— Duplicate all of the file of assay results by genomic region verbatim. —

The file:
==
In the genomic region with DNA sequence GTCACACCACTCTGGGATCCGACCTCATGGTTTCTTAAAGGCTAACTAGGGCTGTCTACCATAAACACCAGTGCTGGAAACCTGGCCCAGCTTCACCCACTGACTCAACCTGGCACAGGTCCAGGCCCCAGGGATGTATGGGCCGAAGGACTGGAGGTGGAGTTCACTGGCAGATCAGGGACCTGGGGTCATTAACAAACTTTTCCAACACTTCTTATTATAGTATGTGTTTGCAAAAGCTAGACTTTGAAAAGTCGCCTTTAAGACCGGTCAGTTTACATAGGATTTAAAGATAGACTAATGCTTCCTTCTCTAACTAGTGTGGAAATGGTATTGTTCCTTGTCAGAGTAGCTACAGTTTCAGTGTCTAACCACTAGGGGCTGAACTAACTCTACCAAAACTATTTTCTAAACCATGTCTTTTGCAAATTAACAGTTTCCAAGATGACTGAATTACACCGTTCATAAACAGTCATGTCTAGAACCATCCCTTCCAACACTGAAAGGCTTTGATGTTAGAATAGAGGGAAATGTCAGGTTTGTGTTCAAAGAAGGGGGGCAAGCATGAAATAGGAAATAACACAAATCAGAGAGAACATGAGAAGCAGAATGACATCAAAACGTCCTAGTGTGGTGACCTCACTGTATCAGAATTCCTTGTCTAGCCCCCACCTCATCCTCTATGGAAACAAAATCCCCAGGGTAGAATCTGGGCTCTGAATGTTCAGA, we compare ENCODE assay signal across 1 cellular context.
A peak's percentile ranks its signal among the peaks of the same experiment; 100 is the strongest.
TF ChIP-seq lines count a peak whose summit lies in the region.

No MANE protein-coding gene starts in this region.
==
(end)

In the genomic region with DNA sequence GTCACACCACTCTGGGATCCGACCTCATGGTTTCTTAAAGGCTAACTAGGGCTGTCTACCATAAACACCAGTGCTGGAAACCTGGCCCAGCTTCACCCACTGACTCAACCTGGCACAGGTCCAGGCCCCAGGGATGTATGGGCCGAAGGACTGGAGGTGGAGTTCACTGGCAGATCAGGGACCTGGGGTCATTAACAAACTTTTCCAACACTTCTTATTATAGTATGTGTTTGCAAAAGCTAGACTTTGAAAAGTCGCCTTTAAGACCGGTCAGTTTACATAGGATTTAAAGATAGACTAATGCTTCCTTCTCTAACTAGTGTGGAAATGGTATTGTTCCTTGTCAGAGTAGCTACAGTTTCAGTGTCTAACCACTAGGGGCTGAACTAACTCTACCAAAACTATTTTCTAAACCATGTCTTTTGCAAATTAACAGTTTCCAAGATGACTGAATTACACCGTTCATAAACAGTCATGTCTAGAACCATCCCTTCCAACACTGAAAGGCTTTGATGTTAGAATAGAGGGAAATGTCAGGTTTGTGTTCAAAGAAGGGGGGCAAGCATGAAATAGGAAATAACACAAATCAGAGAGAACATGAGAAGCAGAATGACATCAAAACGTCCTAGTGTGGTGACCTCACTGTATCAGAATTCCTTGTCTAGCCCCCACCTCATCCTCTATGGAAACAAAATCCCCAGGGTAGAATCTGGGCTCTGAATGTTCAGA, we compare ENCODE assay signal across 1 cellular context.
A peak's percentile ranks its signal among the peaks of the same experiment; 100 is the strongest.
TF ChIP-seq lines count a peak whose summit lies in the region.

No MANE protein-coding gene starts in this region.